Saprophytes: Introduction of Saprophytes, Characteristics, Saprophytic Nutrition

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Introduction of Saprophytes

  • Those living organisms that live and feed on dead and decaying organisms are called Saprophytes.

  • One of the examples is that of a fungi which obtain nutrients directly from dead organic matter or wastes.

  • The term saprophyte is usually referred to saprophytic fungi or saprophytic bacteria.

  • The complex organic matter is broken down into simpler substances that are used by the plants for various metabolic activities.

  • Examples of saprophytes are cheese, mold, yeast, corallorhiza orchids, Mycorrhizal fungi, Mucor, etc.

Characteristics of Saprophytes

  • They are heterotrophic.

  • They can produce filaments.

  • They are mostly unicellular.

  • They do not contain leaves, stems, or roots.

  • They secrete digestive juices.

  • They can produce spores.

  • Photosynthesis process cannot be performed by them.

  • They are significant in case of soil biology.

Saprophytic Nutrition

  • It is a process of chemoheterotrophic extracellular digestion involved in the processing of decayed (dead or waste) organic matter.

  • Chemotrophs are those that obtain energy by the oxidation of electron donors in their environments.

    • Molecules can be organic (chemoorganotrophs) or inorganic (chemolithotrophs).

  • This nutrition is usually displayed by bacteria and fungi living in moist environments.

Process Involved

Process Involved

Process Involved

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Proteins

Get broken down into their amino acid composites through the breaking of peptide bonds by proteases.

Proteases
  • A protease is a Trypsin that catalyzes (increases the rate of) proteolysis.

  • These are involved in many biological functions including digestion of ingested proteins.

  • It is also known as a peptidase or proteinase.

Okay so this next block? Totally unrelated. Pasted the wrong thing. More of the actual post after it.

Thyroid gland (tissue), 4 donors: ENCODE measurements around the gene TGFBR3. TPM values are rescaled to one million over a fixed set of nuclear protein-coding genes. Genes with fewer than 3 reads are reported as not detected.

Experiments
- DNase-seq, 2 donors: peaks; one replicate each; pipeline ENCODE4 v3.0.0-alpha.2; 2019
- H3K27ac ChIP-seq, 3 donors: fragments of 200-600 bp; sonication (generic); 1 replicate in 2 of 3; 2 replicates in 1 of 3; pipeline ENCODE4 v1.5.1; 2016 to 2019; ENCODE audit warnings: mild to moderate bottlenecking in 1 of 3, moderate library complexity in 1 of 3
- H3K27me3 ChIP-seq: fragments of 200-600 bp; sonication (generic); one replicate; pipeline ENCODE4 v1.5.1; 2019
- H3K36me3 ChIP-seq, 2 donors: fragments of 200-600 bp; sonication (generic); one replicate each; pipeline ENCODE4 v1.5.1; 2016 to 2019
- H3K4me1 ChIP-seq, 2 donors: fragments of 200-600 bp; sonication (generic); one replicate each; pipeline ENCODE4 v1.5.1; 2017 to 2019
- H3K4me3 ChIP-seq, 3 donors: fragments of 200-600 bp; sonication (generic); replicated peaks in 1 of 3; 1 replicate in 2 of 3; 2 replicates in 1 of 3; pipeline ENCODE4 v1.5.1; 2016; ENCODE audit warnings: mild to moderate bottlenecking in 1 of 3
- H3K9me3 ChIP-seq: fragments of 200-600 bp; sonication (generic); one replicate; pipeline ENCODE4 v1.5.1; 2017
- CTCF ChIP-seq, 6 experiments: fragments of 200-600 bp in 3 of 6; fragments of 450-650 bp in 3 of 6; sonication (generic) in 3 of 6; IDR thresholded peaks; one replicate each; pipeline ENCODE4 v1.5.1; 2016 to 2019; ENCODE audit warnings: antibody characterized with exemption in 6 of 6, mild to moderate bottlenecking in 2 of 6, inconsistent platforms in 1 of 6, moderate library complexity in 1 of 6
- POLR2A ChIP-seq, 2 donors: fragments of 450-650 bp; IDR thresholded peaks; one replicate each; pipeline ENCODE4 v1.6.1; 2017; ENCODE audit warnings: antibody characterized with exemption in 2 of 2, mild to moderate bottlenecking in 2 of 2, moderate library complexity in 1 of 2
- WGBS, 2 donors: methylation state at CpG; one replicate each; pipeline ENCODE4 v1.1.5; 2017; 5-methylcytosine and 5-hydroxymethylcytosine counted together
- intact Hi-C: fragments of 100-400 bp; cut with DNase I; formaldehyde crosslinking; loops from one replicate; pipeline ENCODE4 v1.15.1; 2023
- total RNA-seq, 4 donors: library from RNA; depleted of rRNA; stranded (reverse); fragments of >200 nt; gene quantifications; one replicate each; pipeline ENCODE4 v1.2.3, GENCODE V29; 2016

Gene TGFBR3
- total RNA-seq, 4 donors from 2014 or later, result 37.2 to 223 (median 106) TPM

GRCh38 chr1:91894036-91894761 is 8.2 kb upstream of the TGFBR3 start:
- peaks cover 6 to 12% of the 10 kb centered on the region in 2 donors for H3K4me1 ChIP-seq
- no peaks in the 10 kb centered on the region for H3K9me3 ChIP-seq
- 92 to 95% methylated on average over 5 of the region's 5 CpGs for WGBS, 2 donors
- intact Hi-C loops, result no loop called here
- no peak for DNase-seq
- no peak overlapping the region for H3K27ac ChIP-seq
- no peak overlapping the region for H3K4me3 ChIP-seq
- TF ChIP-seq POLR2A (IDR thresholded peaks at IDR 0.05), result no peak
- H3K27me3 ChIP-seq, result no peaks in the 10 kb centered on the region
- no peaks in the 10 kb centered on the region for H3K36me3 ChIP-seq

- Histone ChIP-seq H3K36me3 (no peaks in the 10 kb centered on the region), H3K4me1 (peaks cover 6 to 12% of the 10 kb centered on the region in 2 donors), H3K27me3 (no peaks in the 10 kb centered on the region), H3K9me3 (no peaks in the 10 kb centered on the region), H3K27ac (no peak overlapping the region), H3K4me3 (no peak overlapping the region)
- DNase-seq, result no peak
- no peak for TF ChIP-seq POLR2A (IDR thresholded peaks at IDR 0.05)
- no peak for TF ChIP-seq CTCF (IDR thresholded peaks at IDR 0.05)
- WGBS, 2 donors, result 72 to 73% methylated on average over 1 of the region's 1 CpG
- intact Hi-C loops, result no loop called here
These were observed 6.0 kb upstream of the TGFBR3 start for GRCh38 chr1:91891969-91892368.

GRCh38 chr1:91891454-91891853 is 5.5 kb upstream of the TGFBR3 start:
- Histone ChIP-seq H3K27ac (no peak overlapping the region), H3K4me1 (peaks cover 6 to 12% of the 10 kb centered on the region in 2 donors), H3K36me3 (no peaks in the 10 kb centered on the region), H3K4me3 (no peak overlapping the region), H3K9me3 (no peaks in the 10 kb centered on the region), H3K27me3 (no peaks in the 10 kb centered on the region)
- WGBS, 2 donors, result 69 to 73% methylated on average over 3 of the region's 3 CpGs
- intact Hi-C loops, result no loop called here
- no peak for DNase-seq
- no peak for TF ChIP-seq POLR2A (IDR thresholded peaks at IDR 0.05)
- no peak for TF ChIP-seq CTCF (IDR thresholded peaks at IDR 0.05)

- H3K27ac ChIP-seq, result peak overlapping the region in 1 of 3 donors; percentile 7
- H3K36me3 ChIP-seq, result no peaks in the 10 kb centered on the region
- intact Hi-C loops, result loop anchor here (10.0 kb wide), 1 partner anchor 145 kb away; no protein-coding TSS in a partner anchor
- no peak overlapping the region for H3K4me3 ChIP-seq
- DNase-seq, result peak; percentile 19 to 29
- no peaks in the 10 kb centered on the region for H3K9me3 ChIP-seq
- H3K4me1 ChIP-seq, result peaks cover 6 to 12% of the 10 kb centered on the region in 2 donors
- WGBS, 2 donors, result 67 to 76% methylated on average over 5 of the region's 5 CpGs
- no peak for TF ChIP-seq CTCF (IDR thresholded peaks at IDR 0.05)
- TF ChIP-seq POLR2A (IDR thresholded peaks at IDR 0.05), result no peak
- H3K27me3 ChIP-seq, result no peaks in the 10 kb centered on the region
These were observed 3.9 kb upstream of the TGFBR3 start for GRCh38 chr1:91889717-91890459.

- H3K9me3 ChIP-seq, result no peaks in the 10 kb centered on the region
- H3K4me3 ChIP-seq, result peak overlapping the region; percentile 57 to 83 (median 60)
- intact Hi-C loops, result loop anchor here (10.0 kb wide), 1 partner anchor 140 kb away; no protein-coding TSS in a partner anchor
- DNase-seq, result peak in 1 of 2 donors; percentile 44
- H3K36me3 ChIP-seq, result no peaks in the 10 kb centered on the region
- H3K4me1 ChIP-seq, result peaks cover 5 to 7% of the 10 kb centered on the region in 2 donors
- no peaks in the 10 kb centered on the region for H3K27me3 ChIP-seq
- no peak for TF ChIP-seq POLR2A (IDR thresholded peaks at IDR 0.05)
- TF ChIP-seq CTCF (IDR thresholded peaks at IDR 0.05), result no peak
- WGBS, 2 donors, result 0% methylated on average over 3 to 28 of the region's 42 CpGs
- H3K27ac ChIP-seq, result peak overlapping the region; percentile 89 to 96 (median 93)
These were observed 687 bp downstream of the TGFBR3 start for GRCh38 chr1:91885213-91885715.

• Proteolysis is the breakdown of proteins into smaller polypeptides or single amino acids.

  • TEV protease is a highly sequence-specific cysteine protease from Tobacco Etch Virus (TEV).

The structure of a protease (TEV protease)

The Structure of a Protease (TEV Protease)

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Lipids

  • These are broken down into fatty acids and glycerol by lipases.

  • Lipids are macro biomolecule soluble in nonpolar solvents.

  • Any enzyme that catalyzes the hydrolysis of fats is called a lipase.

  • Breaking down of starch into pieces of simple disaccharides by amylases.

  • An enzyme that catalyzes the hydrolysis of starch into sugars.

Cellulose

  • It is a major portion of plant cells.

  • A major constituent of decaying matter is broken down into glucose.

Conditions for Saprophytic Nutrition

Conditions for Saprophytic Nutrition

Conditions for Saprophytic Nutrition

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FAQs

Q. What are the important functions performed by Saprophytes?

Answer:

The two most important functions performed by Saprophytes are:

i) They break down the dead and decaying organic matter into simpler substances. These substances can be recycled by the plants.

ii) They help in maintaining the ecological balance.

Q. Where saprophytes can be found and how do they grow?

Answer:

  • Saprophytes can be found throughout the environment. They live on decaying vegetation such as leaves, sticks, and logs.

  • Saprophytes contain tubular structures known as hyphae that are responsible for producing digestive enzymes (branching into the dead matter) thereby breaking down complex matter into simpler ones. Hyphae absorbs the simpler substances that grow into mycelium within sometime.

Q. Which saprophyte is responsible for causing disease?

Answer:

  • Pathogenic fungi are responsible for causing disease in plants or animals.

  • Many of the fungi being saprophytic feed on dead organic material, and as such are harmless and often beneficial.

Q. What are the conditions for Saprophytic Nutrition?

Answer:

The conditions for Saprophytic Nutrition are:

i) Presence of Water

ii) Presence of Oxygen

iii) Neutral-acidic pH

iv) Low medium temperature